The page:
Just south of San Francisco sits Bayshore Elementary School District, one of the Bay Area’s smallest, with just under 400 students, divided between an elementary school and Robertson Intermediate. Neither school has a full-service kitchen, and for years, they both relied on a neighboring district’s food service management company to prepare and deliver meals each morning. At Robertson, a small, aging refrigerator and a warming cabinet held the prepared food until lunchtime.
In 2015, Superintendent Audra Pittman and Merl Sabado, Robertson’s food service manager, nurse, secretary, and counselor, decided this arrangement was unacceptable because it left the school with no control over the types or quality of food its students received. “Our students depend on a good, nutritious lunch to get them through the rest of the school day, just as I did when I was [a student] here,” Sabado says. “I want to make sure it’s top quality.”
So the district applied for and received a U.S. Department of Agriculture kitchen equipment grant to purchase a larger three-door refrigerator and warming oven for Robertson. The upgrades helped the school increase the number and appeal of its entree options and made it possible for the district to contract directly with a different meal vendor for the 2015-16 school year.
“We absolutely needed new equipment; what we had barely functioned,” Pittman says, recalling days when the old warming cabinet would break down and staff would resort to reheating lunches in an oven in the teachers lounge. The new equipment is more dependable and energy-efficient and has helped simplify food service tasks, Pittman notes.
Compared with the old unit, the warming oven can hold larger quantities of cooked entrees at safe temperatures. Similarly, the refrigerator can store more fruit and vegetables and keep them at peak crispness longer, giving school officials the confidence to purchase fresh produce in larger quantities, which provides significant cost savings.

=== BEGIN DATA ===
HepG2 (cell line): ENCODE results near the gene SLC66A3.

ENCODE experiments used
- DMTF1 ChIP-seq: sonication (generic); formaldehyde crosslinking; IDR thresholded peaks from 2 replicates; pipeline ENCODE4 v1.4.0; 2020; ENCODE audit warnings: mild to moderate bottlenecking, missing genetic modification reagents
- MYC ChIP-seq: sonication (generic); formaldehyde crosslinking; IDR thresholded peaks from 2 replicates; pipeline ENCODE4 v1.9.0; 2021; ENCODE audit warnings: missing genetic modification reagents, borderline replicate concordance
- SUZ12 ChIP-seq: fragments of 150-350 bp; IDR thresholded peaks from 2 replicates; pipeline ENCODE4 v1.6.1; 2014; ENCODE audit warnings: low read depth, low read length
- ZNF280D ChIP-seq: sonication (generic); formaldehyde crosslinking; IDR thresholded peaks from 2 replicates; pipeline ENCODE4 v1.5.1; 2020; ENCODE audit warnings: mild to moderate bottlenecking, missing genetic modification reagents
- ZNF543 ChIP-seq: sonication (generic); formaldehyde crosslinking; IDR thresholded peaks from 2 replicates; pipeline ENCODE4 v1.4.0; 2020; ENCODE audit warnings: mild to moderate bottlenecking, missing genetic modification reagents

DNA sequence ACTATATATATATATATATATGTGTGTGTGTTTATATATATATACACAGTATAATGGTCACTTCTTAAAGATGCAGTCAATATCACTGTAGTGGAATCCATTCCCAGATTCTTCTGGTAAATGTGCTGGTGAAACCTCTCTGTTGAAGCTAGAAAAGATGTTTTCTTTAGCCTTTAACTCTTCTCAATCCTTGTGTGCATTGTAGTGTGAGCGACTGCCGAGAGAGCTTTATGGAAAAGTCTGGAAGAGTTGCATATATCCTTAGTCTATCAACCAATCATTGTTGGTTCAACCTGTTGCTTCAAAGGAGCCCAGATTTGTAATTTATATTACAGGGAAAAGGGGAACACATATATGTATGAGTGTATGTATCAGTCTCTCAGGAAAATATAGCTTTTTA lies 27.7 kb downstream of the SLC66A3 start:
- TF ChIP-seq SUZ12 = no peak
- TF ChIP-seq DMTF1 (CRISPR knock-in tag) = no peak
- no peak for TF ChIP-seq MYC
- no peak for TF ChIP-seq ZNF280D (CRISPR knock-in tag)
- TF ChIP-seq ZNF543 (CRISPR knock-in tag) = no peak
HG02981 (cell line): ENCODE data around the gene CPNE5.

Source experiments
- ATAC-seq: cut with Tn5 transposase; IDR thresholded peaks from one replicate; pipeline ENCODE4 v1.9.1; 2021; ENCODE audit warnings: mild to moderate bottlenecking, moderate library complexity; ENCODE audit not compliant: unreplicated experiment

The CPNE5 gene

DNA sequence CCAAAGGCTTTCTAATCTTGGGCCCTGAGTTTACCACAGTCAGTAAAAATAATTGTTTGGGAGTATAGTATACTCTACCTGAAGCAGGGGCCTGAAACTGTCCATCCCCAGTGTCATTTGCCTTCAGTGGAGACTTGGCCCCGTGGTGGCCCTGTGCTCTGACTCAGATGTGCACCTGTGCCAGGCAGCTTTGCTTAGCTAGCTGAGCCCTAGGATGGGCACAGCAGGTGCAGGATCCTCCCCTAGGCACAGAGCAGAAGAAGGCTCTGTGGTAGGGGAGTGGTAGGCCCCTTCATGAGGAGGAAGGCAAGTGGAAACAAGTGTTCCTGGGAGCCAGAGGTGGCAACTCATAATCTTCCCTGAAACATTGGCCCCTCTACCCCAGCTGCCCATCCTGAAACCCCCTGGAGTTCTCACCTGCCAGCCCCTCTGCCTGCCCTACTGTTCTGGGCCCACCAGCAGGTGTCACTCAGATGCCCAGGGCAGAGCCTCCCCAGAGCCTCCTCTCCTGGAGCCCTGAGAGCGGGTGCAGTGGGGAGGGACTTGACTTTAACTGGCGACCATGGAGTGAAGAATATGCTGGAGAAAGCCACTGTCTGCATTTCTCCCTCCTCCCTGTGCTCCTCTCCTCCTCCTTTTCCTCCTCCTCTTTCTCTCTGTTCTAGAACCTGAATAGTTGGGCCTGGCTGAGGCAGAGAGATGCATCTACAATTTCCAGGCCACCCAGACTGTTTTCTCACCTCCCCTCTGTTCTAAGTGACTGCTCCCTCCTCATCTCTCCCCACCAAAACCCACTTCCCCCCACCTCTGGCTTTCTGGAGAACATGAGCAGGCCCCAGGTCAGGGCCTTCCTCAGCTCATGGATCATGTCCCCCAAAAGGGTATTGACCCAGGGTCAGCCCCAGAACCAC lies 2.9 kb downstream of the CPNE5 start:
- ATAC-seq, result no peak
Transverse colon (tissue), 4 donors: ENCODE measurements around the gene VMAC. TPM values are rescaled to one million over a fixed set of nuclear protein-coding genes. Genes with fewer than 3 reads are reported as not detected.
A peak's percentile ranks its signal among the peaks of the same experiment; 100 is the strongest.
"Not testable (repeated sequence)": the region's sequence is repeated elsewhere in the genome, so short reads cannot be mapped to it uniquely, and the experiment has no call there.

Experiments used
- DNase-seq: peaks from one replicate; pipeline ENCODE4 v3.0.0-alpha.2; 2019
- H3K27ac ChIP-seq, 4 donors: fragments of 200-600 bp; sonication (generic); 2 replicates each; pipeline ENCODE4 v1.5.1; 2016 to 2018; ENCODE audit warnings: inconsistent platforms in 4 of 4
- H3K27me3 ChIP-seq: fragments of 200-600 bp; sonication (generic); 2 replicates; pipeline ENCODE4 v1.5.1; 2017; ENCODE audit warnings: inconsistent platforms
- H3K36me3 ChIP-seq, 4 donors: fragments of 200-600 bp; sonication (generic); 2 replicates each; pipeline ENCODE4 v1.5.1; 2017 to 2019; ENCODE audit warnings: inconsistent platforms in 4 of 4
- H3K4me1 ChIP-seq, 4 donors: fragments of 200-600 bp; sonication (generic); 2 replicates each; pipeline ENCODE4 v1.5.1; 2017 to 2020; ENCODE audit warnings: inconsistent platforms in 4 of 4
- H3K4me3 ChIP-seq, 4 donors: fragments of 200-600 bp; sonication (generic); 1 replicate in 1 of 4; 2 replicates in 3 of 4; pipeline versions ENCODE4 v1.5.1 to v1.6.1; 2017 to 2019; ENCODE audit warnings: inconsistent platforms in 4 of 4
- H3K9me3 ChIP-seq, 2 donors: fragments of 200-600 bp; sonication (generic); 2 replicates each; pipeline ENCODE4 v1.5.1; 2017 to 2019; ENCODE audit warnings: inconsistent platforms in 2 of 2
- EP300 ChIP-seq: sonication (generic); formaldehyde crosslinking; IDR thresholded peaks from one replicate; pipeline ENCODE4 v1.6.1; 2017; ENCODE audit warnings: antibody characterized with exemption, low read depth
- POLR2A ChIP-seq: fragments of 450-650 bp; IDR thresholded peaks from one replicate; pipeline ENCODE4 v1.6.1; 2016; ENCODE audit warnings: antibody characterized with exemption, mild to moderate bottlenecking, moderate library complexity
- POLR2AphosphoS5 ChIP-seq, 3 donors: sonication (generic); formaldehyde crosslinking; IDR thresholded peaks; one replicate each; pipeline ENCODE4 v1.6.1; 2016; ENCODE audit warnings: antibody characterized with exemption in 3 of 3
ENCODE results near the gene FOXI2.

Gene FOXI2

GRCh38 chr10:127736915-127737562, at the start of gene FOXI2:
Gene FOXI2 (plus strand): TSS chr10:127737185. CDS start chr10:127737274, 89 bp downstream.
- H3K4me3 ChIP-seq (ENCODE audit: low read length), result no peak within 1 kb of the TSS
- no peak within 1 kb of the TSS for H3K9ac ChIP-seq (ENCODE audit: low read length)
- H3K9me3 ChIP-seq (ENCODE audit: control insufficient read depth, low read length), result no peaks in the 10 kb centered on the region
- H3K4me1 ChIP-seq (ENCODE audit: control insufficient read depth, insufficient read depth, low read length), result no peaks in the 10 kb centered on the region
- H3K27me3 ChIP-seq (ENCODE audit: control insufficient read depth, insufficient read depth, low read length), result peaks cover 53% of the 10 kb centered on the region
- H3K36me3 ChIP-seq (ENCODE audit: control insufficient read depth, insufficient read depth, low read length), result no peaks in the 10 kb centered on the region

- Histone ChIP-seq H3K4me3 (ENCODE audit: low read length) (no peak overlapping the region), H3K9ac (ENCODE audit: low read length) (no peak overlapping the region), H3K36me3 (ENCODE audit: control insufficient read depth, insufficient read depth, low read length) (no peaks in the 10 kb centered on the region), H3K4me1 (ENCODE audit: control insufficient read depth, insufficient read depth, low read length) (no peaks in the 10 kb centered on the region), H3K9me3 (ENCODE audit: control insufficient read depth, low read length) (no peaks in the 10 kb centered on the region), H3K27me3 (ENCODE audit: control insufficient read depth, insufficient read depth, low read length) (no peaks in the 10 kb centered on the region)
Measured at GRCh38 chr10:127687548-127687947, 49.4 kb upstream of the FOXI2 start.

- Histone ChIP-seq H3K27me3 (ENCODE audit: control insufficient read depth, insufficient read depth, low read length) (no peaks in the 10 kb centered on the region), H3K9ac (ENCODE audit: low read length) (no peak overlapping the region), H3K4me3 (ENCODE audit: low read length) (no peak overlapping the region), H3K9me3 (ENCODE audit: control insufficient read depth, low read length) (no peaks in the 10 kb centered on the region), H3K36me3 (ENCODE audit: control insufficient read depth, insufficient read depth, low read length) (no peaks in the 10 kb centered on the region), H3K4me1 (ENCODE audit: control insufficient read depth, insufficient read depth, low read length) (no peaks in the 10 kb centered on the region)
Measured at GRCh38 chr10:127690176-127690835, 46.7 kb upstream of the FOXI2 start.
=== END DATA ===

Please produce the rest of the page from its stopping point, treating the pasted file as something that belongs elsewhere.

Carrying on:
To help ensure that these investments would translate into healthier eating, Sabado sought kids’ input about their favorite fruits and vegetables. Her outreach has inspired excitement among the students about their new options and boosted the meal program’s popularity.
“The food is really good. It’s much better than last year,” says one student cafeteria helper.
Such endorsements are an important sign of progress to Principal Sergio Nesterov, who sits down with students to enjoy a school lunch in the cafeteria each day. “I want them to see me eating just what they’re served. If it’s good enough for them, it’s good enough for me,” Nesterov says.
The USDA-funded appliance purchases also were made with Bayshore’s overall facilities plan in mind. In a few years, Pittman, Nesterov, Sabado, and their staff expect to move into a new building that will house both the elementary and intermediate grades and will have a modern, full-service kitchen as one of its key features. The refrigerator and warming oven were purchased with suitability for this new facility in mind and will fit seamlessly into the district’s expanded food service operation, providing healthy meals for all children and teachers in the district.
“I can’t wait,” Sabado says of the planned kitchen. “That will help us give the students the kind of fresh, appealing meals they would get at home.”